Initial studies suggested that insulin increases diacylglycerol and activates protein kinase C (PKC) in BC3H-1 myocytes. In these earlier studies, insulin was found to translocate PKC-β, but the presence of PKC-ϵ was not appreciated. More recently, the presence of PKC-ϵ was documented, but PKC-β was not detected, and it was questioned whether insulin activates PKC in BC3H-1 myocytes [Stumpo, D.J., Haupt, D.M. and Blackshear, P.J. (1994)J. Biol. Chem. 269:21184–21190]. We questioned whether insulin translocates PKC-ϵ in BC3H-1 myocytes, and re-evaluated the question of whether myocytes truly contain a PKC-β isoform whose existence can be verified by its response to phorbol ester treatment. We found that PKC-ϵ was acutely translocated by insulin and phorbol esters from the cytosol to the membrane fraction in BC3H-1 myocytes; in addition, PKC-ϵ, like PKC-α, was depleted by chronic phorbol ester treatment. We also found that BC3H-I myocytes containing a 76,000 Mr PKC-β isoform that is acutely translocated and subsequently depleted by phorbol esters. Moreover, chronic phorbol ester treatment induced an 84,000 Mr PKC-β2 isoform that appeared to be persistently translocated and activated, as suggested by studies of myristoylated arginine-rich C kinase substrate (MARCKS) phosphorylation. We conclude that: (1) insulin acutely translocates PKC-ϵ, as well as PKC-β, in BC3H-1 myocytes; and (2) PKC-β is not truly downregulated by phorbol esters in BC3H-1 myocytes.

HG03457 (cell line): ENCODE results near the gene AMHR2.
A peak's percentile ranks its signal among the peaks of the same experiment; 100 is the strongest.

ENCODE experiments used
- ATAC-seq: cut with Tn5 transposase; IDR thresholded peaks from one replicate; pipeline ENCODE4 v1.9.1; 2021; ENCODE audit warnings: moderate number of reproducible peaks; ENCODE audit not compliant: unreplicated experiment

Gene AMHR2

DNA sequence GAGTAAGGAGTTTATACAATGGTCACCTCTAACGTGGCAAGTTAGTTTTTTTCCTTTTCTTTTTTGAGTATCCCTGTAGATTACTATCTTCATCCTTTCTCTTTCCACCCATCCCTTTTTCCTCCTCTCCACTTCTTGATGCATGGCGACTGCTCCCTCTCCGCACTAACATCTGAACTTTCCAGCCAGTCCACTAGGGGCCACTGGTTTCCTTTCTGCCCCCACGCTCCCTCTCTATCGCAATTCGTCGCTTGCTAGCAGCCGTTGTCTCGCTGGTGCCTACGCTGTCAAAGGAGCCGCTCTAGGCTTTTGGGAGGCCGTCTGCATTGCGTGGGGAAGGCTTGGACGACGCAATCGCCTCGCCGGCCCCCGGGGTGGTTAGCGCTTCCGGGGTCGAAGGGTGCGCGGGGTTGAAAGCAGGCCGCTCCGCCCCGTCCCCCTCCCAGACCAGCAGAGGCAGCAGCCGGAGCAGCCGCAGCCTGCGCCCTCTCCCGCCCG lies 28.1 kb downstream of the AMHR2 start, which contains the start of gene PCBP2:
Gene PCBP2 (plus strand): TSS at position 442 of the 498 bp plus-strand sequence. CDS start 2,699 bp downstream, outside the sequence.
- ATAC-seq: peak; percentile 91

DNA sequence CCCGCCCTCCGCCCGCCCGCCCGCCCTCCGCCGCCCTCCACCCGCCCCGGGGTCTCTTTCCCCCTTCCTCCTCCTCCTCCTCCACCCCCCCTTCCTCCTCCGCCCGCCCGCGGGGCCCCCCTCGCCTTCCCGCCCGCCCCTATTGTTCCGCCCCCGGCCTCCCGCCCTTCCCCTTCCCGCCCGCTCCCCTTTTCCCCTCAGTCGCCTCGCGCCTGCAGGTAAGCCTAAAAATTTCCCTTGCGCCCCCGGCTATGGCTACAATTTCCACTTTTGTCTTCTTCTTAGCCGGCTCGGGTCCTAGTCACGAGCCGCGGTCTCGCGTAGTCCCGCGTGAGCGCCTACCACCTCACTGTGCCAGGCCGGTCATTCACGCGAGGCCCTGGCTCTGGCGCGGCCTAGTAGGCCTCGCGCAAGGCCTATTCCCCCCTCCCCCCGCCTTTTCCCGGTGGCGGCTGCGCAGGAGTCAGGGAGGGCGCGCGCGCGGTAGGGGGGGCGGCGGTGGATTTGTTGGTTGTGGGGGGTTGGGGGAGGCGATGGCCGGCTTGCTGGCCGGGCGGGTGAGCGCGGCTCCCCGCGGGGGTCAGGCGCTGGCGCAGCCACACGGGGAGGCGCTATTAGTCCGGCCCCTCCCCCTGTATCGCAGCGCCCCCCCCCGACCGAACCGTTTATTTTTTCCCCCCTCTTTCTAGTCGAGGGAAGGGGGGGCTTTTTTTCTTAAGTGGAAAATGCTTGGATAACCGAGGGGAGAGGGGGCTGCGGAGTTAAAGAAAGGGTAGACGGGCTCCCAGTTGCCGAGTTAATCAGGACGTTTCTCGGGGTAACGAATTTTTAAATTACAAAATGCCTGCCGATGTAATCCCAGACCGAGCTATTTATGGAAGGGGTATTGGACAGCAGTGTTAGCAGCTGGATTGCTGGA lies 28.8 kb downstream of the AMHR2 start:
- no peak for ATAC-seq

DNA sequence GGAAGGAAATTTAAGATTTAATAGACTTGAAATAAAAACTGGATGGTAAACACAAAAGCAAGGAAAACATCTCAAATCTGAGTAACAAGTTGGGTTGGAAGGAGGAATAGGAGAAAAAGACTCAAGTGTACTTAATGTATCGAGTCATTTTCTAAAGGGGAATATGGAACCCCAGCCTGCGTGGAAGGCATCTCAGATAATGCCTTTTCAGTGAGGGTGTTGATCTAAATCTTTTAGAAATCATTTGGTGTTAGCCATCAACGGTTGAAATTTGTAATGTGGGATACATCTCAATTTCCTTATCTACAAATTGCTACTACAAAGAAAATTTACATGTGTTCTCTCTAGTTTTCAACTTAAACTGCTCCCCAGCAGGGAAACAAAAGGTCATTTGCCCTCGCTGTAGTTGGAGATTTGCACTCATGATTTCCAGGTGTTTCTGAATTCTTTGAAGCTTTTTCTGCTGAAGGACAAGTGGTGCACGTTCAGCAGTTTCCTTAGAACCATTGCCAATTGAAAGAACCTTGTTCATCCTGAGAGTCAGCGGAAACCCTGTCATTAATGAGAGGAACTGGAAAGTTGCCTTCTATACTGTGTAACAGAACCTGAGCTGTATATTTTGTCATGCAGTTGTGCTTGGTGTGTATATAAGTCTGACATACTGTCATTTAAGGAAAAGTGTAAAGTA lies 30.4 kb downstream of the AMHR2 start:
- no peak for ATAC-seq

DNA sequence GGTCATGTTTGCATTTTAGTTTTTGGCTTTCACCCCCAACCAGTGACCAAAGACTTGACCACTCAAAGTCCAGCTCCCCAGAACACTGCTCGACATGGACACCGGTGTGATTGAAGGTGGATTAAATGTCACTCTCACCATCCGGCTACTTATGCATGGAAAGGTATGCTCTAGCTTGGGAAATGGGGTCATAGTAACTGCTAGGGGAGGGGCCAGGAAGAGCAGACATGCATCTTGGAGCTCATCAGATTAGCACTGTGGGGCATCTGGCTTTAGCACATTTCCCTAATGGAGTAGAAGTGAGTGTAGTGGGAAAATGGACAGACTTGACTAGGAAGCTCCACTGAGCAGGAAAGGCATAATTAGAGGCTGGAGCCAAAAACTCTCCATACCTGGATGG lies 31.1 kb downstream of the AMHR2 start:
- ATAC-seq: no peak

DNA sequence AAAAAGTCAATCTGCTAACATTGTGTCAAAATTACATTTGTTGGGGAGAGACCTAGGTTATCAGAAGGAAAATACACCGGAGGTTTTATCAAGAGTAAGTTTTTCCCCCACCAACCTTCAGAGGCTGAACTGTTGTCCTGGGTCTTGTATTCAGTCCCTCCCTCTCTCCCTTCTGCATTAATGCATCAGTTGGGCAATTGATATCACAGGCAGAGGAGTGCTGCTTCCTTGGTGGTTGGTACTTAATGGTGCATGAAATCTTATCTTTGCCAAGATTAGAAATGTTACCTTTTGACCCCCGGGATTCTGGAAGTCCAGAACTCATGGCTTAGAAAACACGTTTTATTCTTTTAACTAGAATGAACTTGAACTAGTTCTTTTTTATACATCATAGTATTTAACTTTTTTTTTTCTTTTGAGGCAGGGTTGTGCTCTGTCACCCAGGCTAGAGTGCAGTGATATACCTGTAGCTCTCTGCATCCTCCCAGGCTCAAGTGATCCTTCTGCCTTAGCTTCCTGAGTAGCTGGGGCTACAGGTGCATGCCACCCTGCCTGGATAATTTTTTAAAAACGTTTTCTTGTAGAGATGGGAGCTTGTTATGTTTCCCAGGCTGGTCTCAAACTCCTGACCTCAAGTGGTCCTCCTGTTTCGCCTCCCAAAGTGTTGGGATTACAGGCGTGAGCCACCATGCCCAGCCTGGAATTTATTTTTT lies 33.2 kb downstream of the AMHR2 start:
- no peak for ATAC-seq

Available at: http://works.bepress.com/thomas-arnold/3/